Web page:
How STAR TREK: PICARD’s Season 2 Finale Evolved the Borg

For over 30 years, the cybernetic humanoids called the Borg have been Star Trek‘s most popular villains. But the season two finale of Star Trek: Picard just made some massive changes to this race, perhaps for all of time. Read on to see what has happened to the galaxy’s most dangerous hive mind, and what their future in the Star Trek universe might be.

Spoiler Alert
A Brief History of the Borg Collective
The Borg first encounter the Enterprise in Star Trek: TNG
Paramount Television

Ever since the Star Trek: The Next Generation episode “Q Who” aired in 1989, the Borg have been the biggest threat to the Federation, and the entire Alpha Quadrant. The Borg Collective, for those unaware of Star Trek’s cybernetic race of conquerors, is a hive mind that has existed for centuries. And has assimilated most of the distant Delta Quadrant. This is the area of space, some 70 years away from Earth, where the USS Voyager found themselves stranded for seven years.

Resistance Is Futile
The Borg Queen, as seen on Star Trek: PIcard season two.

Via their very advanced technology, assimilated from thousands of species across the galaxy, the Borg met almost no match wherever they went. To paraphrase their motto, “resistance was futile.” But in the Federation, they found their most persistent adversary. Despite coming close to assimilating Earth several times (TNG’s “The Best of Both Worlds,” Star Trek: First Contact), Starfleet always stopped them.

The Borg’s Endgame

The biggest blow to the collective came when Captain Janeway of Voyager disabled their transwarp hubs, isolating the Borg from the Alpha Quadrant. This occurred in the Star Trek: Voyager series finale, “ Endgame.” These hubs allowed them to go much further distances than traditional warp drive. Without these hubs, it effectively blocked them from invading Federation space.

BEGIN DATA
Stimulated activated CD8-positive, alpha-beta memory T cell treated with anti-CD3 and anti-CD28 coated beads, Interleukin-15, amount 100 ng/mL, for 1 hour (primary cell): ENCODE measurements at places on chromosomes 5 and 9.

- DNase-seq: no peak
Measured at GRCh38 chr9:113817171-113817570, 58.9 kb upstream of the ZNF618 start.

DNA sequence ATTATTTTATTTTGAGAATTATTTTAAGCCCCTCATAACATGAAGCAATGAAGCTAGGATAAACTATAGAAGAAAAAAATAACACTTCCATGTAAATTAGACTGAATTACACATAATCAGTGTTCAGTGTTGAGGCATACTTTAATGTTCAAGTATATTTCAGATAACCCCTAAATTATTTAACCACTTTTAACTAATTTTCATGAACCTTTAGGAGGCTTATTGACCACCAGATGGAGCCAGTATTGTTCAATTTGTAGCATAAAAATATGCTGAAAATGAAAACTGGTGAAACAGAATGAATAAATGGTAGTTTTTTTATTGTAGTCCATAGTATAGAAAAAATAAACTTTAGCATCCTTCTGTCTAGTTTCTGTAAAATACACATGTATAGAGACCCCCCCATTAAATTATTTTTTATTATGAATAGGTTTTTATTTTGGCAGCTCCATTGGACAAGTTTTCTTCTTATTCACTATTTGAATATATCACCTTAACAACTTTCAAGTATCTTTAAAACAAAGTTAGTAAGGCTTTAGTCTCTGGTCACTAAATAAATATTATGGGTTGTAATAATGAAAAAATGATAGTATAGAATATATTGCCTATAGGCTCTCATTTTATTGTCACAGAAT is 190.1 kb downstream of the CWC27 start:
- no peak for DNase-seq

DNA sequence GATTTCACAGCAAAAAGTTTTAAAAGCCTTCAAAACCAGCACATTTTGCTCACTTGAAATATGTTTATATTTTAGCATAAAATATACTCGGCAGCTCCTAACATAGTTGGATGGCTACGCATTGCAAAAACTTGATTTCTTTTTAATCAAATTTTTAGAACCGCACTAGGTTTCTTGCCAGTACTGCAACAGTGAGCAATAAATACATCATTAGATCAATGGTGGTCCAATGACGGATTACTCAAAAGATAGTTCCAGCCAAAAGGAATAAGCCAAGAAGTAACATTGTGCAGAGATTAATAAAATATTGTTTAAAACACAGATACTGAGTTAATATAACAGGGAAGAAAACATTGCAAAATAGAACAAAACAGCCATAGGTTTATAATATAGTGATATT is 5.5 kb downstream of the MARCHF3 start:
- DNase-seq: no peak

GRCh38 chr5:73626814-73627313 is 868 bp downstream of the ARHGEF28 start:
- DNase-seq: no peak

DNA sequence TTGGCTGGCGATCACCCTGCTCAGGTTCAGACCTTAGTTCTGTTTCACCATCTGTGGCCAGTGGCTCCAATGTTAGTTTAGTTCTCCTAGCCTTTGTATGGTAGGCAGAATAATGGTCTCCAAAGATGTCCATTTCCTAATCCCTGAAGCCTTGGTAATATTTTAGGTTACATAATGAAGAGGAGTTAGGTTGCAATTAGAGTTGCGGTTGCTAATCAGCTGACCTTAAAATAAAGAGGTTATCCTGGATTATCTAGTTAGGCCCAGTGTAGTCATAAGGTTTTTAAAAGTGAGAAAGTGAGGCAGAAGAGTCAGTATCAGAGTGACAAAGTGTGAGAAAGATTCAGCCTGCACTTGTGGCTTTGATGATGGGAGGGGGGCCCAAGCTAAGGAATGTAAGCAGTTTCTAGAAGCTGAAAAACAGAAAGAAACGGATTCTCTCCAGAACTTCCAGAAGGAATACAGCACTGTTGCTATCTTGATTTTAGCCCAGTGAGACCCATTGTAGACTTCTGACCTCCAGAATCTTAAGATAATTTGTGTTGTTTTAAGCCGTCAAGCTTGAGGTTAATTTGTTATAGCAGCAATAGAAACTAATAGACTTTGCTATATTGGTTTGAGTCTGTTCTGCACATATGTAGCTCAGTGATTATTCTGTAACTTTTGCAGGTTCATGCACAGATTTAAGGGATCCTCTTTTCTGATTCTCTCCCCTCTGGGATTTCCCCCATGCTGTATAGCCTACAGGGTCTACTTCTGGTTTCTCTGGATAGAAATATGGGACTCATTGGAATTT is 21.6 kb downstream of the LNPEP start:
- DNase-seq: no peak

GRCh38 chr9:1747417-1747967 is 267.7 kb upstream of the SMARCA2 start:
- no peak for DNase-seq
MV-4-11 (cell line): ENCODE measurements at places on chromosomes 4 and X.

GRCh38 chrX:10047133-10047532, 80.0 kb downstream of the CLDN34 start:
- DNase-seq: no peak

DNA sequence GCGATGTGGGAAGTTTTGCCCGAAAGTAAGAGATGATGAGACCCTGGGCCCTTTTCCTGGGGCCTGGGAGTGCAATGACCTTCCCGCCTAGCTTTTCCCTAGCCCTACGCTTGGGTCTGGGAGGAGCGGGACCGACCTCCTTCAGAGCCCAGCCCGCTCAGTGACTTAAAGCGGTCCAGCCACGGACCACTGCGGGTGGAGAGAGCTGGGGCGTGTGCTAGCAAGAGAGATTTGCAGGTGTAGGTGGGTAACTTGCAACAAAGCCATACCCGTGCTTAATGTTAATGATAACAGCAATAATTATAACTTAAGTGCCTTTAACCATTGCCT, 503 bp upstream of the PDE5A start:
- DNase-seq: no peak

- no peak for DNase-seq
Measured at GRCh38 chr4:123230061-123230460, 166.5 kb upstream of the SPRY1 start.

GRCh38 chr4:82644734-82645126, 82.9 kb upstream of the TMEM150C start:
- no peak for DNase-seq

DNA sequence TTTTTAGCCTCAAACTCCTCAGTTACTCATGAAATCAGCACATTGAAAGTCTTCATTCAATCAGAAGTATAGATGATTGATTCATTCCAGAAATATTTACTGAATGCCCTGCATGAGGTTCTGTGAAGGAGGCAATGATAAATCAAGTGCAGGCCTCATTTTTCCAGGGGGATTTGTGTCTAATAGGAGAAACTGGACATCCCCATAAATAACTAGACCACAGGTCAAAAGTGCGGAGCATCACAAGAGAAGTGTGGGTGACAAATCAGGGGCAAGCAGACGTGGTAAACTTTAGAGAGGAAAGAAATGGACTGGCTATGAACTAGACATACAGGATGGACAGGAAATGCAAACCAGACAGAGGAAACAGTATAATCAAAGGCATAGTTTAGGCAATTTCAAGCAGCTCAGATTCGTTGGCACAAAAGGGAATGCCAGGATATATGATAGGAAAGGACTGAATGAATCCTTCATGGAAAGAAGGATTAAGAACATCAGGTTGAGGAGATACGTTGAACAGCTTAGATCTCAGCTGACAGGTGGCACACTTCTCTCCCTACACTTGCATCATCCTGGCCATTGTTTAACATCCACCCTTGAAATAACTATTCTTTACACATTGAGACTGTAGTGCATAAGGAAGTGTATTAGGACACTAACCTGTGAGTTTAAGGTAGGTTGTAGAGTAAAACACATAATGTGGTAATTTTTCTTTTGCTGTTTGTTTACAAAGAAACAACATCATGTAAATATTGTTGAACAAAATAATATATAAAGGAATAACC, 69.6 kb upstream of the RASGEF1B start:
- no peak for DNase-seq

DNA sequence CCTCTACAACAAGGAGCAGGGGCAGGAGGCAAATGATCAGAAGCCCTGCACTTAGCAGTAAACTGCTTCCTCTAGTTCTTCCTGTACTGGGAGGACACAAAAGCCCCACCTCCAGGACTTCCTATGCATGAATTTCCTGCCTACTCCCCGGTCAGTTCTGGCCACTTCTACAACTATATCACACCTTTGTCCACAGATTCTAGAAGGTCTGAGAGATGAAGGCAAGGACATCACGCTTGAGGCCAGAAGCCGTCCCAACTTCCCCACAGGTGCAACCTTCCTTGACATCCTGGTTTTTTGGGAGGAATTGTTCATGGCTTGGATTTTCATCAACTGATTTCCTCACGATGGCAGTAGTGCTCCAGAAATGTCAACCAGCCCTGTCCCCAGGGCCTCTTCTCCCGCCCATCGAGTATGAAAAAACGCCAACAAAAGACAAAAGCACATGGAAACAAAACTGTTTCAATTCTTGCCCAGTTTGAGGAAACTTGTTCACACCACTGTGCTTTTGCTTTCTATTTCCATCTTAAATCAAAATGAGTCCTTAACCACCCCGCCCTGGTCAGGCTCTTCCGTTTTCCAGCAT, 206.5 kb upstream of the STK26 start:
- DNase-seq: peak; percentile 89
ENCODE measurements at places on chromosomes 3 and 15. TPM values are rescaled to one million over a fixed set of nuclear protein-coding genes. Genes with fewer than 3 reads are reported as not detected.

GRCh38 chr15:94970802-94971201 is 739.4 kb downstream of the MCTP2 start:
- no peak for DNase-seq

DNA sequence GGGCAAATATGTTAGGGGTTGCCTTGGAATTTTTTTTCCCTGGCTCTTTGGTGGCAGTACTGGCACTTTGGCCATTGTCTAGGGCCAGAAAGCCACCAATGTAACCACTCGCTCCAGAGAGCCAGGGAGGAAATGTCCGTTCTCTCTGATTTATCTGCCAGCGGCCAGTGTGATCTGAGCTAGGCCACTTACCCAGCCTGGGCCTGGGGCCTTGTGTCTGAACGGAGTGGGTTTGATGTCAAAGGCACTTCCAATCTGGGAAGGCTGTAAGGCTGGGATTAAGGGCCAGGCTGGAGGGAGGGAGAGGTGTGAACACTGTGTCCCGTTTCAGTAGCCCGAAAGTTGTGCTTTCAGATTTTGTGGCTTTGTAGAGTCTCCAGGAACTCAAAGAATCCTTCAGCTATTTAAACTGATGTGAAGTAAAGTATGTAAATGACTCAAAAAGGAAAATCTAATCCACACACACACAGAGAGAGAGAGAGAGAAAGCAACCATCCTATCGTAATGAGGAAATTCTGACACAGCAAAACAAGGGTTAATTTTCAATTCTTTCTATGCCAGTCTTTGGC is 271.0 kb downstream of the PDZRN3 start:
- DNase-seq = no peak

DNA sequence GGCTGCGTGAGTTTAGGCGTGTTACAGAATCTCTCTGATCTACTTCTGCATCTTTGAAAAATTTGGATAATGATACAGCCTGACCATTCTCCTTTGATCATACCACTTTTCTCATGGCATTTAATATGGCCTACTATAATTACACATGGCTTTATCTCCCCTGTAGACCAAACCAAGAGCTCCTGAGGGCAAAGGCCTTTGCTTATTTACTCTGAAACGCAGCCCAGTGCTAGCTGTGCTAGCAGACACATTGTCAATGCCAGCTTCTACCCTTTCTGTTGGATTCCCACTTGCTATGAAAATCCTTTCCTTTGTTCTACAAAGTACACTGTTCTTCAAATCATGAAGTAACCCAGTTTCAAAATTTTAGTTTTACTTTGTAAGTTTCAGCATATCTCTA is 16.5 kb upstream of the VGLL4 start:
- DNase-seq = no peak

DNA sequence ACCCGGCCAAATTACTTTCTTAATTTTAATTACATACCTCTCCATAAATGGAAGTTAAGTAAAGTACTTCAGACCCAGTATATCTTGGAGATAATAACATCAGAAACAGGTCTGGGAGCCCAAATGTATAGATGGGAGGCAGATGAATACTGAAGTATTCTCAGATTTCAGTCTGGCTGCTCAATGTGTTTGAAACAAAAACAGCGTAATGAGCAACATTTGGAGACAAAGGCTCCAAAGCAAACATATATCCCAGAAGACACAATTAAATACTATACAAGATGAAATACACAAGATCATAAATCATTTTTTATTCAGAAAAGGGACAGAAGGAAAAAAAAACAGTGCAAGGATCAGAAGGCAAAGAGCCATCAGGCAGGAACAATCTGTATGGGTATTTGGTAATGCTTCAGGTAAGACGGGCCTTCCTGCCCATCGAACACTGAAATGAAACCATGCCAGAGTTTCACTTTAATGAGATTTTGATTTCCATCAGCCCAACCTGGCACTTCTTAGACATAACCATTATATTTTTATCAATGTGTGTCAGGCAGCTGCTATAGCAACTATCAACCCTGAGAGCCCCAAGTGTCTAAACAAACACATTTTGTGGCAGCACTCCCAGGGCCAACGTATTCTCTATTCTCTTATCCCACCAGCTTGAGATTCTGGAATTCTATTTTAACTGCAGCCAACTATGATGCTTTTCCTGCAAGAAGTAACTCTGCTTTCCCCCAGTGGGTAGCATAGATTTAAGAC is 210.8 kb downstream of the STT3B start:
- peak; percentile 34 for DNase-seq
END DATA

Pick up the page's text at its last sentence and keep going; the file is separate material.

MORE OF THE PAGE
A New Queen
The new Borg queen, as seen on Star Trek: Picard's season two finale.

But the biggest change to the Borg just happened on Star Trek: Picard. After the Borg Queen from an alternate 2400 goes back in time to the 21st Century, she takes over the consciousness of human scientist Agnes Jurati (also from the year 2400). After a mental tug of war between both minds, the Borg Queen sublimates Jurati’s consciousness. But ultimately Jurati’s stronger personality surfaces, and asserts itself.

Jurati and the Borg Queen would eventually share a body, and create a new Borg Collective. One that would not forcefully assimilate people, and would embrace the distinctiveness and individuality of its members. A hive mind still, but one which embraced its individual minds within. Assimilations wouldn’t come from attacks, but voluntarily to those found injured or dying in space.

Guardians at the Gate
The new mother ship of the evolved Borg Collective.